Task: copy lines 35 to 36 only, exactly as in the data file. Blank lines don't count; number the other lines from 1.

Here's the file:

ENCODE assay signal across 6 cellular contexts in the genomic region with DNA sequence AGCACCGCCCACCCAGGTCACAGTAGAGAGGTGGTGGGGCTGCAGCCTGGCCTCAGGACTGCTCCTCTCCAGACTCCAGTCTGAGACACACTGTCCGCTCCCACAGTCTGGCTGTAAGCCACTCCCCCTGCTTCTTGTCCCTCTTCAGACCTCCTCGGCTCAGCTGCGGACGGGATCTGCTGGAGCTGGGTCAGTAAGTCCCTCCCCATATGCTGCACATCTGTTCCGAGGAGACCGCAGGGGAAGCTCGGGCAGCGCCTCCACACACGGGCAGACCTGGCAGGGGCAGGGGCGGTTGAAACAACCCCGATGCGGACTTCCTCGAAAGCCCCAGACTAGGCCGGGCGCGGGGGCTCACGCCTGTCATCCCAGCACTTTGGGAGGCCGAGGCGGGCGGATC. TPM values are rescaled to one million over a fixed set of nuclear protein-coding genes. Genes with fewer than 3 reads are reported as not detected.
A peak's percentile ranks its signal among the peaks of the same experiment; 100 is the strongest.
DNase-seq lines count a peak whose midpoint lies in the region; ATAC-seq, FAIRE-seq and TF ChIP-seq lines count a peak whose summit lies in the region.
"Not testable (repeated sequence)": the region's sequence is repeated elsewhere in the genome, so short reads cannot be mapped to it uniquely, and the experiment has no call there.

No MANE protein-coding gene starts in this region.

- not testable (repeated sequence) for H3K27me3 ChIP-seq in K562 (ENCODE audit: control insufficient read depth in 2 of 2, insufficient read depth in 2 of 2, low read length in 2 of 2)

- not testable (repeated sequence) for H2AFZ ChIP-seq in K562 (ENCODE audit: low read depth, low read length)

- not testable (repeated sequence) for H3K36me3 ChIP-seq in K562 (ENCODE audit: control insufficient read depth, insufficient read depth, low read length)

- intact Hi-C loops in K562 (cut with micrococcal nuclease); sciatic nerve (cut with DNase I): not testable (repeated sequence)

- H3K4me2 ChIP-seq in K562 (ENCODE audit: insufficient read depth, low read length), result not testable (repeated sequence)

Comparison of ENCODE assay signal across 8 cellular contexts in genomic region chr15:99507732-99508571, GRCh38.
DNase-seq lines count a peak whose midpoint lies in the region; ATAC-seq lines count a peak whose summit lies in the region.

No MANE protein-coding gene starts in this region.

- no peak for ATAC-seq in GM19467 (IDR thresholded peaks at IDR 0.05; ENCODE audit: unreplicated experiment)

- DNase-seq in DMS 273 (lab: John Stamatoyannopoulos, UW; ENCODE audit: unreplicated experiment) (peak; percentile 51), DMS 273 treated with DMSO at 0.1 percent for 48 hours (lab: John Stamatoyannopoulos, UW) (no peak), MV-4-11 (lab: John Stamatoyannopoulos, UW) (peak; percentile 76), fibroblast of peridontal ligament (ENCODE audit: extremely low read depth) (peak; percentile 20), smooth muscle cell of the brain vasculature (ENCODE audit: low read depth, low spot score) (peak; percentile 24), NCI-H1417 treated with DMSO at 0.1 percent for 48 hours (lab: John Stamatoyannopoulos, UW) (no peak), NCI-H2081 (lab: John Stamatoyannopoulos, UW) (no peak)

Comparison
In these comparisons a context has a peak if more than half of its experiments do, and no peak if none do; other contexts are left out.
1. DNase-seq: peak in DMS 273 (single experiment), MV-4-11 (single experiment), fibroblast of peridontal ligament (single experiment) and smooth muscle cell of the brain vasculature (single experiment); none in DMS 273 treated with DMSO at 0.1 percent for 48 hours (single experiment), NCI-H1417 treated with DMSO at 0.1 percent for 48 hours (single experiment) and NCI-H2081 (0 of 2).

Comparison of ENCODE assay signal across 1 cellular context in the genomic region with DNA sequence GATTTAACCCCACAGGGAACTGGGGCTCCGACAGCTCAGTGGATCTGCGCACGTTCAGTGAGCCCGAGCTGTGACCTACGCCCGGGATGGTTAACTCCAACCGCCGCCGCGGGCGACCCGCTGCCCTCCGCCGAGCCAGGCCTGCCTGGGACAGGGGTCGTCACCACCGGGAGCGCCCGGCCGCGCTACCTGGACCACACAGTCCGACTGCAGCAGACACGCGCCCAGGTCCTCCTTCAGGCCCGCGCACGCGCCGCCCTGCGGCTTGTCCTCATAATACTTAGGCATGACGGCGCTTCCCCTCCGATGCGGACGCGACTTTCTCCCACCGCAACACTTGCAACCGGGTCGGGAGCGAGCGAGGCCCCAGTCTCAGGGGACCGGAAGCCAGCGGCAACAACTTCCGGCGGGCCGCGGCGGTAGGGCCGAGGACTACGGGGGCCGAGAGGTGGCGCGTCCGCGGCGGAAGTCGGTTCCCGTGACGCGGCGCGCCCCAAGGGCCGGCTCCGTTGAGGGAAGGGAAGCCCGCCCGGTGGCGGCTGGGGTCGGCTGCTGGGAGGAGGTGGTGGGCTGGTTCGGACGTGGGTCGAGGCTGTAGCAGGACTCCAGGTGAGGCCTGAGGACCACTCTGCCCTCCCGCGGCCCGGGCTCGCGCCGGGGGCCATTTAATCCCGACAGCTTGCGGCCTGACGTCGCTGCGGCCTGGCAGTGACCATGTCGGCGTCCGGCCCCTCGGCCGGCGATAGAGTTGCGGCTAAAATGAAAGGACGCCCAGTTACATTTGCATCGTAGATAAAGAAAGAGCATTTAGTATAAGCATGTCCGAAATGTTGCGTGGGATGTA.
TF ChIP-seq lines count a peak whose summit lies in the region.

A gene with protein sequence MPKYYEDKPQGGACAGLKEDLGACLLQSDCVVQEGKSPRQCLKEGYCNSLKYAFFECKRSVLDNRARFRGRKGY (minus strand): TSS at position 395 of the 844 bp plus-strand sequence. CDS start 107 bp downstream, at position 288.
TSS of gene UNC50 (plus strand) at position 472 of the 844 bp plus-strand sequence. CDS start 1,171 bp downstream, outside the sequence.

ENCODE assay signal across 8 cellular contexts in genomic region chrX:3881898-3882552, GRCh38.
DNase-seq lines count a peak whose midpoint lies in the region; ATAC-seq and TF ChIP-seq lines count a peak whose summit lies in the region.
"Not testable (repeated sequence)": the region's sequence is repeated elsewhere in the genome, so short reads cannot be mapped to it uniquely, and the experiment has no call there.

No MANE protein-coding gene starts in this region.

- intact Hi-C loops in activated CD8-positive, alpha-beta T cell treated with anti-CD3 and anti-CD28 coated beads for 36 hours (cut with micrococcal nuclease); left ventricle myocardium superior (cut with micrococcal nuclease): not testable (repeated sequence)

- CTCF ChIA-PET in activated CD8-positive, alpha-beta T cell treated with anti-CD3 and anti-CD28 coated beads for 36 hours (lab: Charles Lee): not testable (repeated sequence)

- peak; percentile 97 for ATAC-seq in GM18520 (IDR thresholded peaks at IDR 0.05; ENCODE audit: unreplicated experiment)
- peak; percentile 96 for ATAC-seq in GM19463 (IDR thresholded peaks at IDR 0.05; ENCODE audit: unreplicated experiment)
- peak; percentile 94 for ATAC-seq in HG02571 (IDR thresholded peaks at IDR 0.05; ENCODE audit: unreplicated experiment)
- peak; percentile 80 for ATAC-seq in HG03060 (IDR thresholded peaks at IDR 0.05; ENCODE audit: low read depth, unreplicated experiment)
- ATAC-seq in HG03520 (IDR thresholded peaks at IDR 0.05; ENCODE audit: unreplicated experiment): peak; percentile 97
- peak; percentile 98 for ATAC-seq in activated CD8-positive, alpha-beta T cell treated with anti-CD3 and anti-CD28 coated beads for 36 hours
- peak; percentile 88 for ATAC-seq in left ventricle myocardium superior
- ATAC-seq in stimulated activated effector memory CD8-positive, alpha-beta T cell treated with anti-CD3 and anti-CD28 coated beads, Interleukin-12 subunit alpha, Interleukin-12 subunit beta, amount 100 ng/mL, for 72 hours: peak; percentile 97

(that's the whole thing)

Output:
- peak; percentile 88 for ATAC-seq in left ventricle myocardium superior
- ATAC-seq in stimulated activated effector memory CD8-positive, alpha-beta T cell treated with anti-CD3 and anti-CD28 coated beads, Interleukin-12 subunit alpha, Interleukin-12 subunit beta, amount 100 ng/mL, for 72 hours: peak; percentile 97